Margaret, it is truly a privilege to be standing here today alongside you, to have the honour of introducing you and launching your book … and even humbly sharing your limelight.
At 91, you have lived an extraordinary life and are an inspiration to us youngsters.
Just like your heroine Kitty K, who discovered at the age of 12 she was a horse whisperer.
This 378-page book spans generations across a century in the tough Otago pioneering days and the tail end of the gold rush … and Margaret is already 900 words into her next book.
The genesis of The Nine Lives of Kitty K is truly remarkable. Margaret Mills is a consummate environmentalist, community activist and story teller. And her rich recreation of the life of Kitty Kirk in the 19th century echoes in some respects Margaret’s own life, in the sense of battling the odds, her tenacity to triumph in spite of the obstacles, and to do so with honesty, gutsiness and warm humanity.
This book has been mulling around in Margaret’s mind for almost four decades, longer than I have known her. Ever since she promised her main informant Winnie Mulholland back in Queenstown in the mid-1970s that she would “get the story out”.
However, earlier on Margaret was far too busy with her own life and her own nature reserve block at the top of Trig Hill Road to be able to sit down at a typewriter – as in the early days – or a computer to write this epic period saga.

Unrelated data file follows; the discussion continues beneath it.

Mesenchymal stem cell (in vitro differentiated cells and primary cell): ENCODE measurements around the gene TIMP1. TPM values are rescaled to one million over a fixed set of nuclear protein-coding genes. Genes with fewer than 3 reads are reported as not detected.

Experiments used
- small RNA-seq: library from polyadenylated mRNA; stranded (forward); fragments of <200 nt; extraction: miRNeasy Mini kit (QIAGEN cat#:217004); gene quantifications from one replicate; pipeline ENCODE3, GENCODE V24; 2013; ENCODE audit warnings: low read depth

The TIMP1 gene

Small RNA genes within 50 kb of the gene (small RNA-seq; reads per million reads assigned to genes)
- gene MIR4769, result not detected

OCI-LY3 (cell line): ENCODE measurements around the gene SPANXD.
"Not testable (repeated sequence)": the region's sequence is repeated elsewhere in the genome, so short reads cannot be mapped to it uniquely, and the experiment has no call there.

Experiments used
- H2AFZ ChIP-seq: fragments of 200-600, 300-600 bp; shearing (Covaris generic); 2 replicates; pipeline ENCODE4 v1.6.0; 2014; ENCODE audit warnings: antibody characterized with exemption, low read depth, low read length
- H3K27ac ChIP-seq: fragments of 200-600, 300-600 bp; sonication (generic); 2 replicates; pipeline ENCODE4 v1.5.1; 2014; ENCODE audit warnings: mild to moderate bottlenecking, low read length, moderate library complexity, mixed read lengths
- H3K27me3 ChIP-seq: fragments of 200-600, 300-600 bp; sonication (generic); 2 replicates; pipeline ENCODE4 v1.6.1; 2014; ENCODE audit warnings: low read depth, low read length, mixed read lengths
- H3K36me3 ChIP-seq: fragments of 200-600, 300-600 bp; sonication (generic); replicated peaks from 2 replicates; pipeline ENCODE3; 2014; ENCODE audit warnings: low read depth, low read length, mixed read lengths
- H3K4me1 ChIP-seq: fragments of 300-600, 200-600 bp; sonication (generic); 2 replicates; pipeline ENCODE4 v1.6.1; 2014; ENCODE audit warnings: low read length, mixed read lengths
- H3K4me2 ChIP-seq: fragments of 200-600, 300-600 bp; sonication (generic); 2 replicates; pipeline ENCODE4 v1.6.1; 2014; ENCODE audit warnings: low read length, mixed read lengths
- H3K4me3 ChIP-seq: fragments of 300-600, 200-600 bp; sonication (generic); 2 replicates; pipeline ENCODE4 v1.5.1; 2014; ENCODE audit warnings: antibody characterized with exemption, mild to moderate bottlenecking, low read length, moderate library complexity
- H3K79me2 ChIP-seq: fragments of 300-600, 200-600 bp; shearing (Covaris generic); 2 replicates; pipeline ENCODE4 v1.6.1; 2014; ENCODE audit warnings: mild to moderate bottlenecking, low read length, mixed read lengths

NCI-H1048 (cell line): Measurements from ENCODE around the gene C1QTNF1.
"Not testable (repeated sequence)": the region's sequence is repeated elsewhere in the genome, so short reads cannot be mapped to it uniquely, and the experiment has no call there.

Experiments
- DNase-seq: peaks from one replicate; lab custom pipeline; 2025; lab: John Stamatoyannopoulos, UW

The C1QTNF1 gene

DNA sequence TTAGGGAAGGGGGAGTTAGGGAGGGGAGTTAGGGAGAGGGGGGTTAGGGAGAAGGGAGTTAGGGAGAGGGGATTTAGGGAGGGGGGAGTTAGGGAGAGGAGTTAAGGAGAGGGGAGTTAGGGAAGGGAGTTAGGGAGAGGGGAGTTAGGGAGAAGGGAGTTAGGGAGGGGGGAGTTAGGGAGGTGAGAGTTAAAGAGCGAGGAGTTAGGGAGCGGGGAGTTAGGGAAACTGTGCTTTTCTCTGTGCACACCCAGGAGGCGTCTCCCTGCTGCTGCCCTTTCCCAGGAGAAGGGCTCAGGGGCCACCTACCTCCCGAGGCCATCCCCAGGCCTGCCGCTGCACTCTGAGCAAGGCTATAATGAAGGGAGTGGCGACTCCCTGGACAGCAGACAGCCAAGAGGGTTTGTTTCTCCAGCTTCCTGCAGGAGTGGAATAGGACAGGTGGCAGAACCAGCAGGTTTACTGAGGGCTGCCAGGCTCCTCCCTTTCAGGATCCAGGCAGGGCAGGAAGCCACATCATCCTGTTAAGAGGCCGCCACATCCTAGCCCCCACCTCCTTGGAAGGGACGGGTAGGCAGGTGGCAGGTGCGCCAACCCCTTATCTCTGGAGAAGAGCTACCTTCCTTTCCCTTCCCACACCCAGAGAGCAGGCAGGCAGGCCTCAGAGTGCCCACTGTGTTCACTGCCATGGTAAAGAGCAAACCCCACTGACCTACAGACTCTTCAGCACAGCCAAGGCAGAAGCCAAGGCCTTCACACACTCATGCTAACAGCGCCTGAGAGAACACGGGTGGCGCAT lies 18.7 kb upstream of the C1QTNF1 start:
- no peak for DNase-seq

In fact, I didn’t know it then but when Margaret was on board the Rainbow Warrior as relief cook (in the place of Natalie Mestre) back in July 1985 she had been writing the narration for a play script based on the Kitty K story. Two acts had already been drafted thanks to the encouragement of a director.
And then she had completed a third act and was ready to send it off. But it sank with the Rainbow Warrior and that was the end of that.
After countless afternoons as a postie listening to Winnie Mulholland relate the tales of Kitty’s life over cups of tea over a six-month spell, her original draft was a 12-page overview that found its way into the Lake County Museum.